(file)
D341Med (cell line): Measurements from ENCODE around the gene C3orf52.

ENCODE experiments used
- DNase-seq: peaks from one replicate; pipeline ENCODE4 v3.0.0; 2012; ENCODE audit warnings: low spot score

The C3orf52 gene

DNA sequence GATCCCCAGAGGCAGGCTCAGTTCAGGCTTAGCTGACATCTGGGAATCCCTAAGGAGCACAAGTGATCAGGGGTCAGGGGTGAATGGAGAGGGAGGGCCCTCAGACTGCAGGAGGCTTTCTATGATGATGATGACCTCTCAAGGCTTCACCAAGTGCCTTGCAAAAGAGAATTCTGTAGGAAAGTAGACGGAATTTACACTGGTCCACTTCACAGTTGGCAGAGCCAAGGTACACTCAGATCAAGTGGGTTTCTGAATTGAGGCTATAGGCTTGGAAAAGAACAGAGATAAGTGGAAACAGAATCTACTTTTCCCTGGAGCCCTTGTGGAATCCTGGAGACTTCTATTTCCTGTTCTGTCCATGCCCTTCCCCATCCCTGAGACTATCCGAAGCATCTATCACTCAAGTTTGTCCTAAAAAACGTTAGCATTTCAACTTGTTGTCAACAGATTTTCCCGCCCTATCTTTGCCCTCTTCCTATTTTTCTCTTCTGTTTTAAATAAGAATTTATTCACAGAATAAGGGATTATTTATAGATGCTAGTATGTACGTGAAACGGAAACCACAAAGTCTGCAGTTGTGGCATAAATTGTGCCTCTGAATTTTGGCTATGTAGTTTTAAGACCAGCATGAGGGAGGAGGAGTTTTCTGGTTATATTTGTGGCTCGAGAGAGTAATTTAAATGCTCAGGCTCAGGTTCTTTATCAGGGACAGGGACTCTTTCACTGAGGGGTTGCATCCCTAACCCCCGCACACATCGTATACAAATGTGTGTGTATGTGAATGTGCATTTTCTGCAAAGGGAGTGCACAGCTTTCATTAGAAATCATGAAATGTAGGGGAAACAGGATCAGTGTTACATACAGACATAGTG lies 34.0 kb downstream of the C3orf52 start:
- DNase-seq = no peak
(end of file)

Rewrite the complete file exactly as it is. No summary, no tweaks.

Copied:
D341Med (cell line): Measurements from ENCODE around the gene C3orf52.

ENCODE experiments used
- DNase-seq: peaks from one replicate; pipeline ENCODE4 v3.0.0; 2012; ENCODE audit warnings: low spot score

The C3orf52 gene

DNA sequence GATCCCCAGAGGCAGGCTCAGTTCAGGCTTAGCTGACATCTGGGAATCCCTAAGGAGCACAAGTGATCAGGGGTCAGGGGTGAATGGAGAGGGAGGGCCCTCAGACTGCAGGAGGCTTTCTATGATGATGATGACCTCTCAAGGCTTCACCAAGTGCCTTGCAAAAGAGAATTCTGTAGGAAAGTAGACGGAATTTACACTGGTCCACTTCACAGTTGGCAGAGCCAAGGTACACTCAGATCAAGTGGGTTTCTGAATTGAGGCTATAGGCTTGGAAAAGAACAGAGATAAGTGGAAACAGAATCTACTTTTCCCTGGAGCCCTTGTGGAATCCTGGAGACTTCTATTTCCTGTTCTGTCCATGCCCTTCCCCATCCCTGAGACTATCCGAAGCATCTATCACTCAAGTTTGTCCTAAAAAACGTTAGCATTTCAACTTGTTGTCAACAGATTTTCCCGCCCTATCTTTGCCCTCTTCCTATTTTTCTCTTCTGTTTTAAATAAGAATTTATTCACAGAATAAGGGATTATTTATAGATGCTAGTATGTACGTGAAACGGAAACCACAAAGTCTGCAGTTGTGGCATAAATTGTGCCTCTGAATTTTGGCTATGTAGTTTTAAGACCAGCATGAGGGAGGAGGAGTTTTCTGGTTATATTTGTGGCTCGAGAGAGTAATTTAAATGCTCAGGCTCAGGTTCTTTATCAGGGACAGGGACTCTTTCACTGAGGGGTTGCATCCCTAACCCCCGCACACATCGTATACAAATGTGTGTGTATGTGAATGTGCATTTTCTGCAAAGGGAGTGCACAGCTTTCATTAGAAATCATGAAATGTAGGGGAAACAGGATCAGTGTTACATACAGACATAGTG lies 34.0 kb downstream of the C3orf52 start:
- DNase-seq = no peak